Therefore, in general, it is possible to say that information is material where in its absence, due to its absence or unreliability, it is not possible to effectively make decisions geared toward creating value and/or reducing risks. It therefore seems foolhardy to adopt an approach aimed at reducing the timeframe of the closing-the-book process within an ERP by moving part of the fast closing processes to personal computing media (i.e., Excel) and then simply decanting the results into the ERP, which then becomes a container of externally originated and therefore not reliably certified data.

    On the other hand, an ERP guarantees data according to rigorous and certified logic unless it is increasingly fed with externally produced data (i.e., Excel files or other tools) that is not integrated with the ERP itself. Finally, consider also the aforementioned increasing volatility that requires greater flexibility in data processing and analysis. An ERP requires quite significant costs to be adapted to changing needs so data reprocessing ends up falling back on the aforementioned personal computing tools.

    Rethinking the Fast Closing process in a CPM system

    We can therefore try to rethink the closing-the-book process by starting with an analysis of the significance of individual data for internal and external reporting purposes and then consider a solution that sees this process move to Corporate Performance Management (CPM) systems. It is then necessary to identify the data with the highest significance and within that the data with the lowest data source traceability. The latter are those that create the greatest concern at fast closing and risk not being effectively manned with personal computing solutions.

    In this critical area may fall processes whose impact on financial reporting can be significant e.g., management of leases under IFRS 16, of incentive & compensation systems, trade promotions, fleet management, rate adjustments based on actual volumes and costs, management of agency relationships, etc… vertical needs that an ERP can cover, but with high costs and generating increasing time incompressibility, while with departmental solutions costs and time are definitely more affordable.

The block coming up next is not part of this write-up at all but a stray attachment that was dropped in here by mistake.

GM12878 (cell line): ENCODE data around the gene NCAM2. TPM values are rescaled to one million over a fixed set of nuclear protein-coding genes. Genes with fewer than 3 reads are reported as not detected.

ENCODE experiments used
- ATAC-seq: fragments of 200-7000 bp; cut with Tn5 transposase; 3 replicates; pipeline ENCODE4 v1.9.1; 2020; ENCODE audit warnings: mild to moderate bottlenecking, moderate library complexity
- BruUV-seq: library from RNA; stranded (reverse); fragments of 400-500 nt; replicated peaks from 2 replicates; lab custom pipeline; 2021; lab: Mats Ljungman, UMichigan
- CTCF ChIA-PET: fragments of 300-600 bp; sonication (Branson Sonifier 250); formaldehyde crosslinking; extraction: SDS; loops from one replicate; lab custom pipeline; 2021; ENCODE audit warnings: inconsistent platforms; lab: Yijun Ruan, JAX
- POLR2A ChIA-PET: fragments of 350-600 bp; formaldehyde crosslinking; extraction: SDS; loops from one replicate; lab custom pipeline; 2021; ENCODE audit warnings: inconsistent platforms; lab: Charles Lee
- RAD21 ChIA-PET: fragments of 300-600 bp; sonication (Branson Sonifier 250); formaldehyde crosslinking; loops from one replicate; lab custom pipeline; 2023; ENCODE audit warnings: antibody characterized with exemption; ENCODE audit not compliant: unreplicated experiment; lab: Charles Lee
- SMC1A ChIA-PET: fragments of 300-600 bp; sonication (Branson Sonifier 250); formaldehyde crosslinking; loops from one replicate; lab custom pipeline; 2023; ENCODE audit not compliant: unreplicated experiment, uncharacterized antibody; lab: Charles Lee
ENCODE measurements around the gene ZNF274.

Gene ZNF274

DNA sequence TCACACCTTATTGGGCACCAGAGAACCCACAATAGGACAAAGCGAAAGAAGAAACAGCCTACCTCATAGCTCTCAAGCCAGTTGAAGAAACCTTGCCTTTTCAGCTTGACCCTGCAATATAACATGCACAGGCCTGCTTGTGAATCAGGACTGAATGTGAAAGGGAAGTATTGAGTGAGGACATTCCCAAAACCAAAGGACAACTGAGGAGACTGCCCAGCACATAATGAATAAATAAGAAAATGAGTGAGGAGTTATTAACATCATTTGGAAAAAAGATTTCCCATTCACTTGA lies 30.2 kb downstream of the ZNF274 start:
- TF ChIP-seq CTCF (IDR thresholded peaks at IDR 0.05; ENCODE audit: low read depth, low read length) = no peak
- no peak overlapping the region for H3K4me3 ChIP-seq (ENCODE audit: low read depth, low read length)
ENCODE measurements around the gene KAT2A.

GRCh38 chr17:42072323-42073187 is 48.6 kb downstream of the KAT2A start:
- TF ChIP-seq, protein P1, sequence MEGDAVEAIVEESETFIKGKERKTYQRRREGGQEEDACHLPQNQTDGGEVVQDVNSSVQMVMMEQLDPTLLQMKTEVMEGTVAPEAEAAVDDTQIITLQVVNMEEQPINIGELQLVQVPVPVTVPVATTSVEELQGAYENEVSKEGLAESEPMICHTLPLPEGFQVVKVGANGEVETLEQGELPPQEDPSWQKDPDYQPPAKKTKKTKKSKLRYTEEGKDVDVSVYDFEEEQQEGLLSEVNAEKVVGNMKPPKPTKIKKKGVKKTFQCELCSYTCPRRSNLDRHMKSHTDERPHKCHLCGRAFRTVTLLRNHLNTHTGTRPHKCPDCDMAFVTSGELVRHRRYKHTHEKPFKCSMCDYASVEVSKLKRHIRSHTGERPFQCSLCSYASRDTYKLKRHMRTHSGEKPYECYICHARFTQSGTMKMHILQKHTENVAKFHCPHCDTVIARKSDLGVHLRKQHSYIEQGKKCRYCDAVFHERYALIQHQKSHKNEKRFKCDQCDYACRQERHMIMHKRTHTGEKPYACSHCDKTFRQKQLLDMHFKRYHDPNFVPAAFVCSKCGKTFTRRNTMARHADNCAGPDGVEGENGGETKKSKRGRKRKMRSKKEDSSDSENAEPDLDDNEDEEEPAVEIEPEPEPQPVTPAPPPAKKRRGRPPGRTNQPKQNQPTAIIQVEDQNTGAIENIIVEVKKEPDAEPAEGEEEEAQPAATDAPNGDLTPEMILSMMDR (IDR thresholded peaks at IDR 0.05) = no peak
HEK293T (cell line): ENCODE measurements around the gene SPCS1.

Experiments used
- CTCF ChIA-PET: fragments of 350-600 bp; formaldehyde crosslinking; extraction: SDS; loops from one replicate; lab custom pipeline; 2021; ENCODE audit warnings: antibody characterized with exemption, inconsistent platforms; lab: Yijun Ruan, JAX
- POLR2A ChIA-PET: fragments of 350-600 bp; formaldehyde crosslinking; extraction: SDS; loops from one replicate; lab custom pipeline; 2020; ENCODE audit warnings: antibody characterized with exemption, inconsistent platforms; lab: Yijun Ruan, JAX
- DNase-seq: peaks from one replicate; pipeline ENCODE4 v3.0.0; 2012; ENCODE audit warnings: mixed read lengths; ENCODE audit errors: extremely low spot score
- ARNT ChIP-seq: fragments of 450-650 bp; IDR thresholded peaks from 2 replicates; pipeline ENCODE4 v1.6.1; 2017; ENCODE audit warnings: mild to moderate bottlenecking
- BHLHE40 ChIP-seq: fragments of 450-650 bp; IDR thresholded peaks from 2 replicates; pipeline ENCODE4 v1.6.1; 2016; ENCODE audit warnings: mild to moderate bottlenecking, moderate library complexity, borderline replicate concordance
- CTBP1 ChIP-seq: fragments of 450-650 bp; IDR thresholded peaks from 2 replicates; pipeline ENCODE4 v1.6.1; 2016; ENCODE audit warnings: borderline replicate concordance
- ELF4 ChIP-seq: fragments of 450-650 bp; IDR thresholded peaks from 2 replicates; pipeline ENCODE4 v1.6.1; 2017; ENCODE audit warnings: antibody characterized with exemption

The belief that ERP must necessarily cover the entire closing process in an integrated way is thus called into question, a false myth if there is widespread use of personal computing solutions. It is therefore appropriate to begin to consider moving the closing process to a CPM system, interfaced not only with the various departments but insistent on the ERP itself.

    ERP, CPM system, or both?

    The CPM system would then be deputized to go the so-called last mile, drawing from ERP at a certain date prior to closing and from departmental systems. Closing and settlement entries would therefore take place within the CPM system, which could easily handle the process of preparing consolidated financial statements.

    Immediately prior to closing, reperforming activities could be thought of in relation to relevant processes based on deviations of ERP data from those obtained from the initial extraction and in relation to the relevance of the closing period (i.e., semi-annual and annual reporting). Finally, variance analysis would take place directly in the CPM system, the location where forecast data are processed.

    In conclusion, the reduction in closing time, while maintaining the high reliability of the data obtained, seems not able to be effectively verified by moving certain processes to personal computing solutions that then pour into the ERP. The ERP is the indispensable seat of transactional processes, but the closing-the-book process can be effectively rethought, in relation to the so-called “last mile,” by making use of CPM systems, also supported by specific departmental solutions, which ensure high traceability of data formation processes and the ability to process them flexibly and accurately.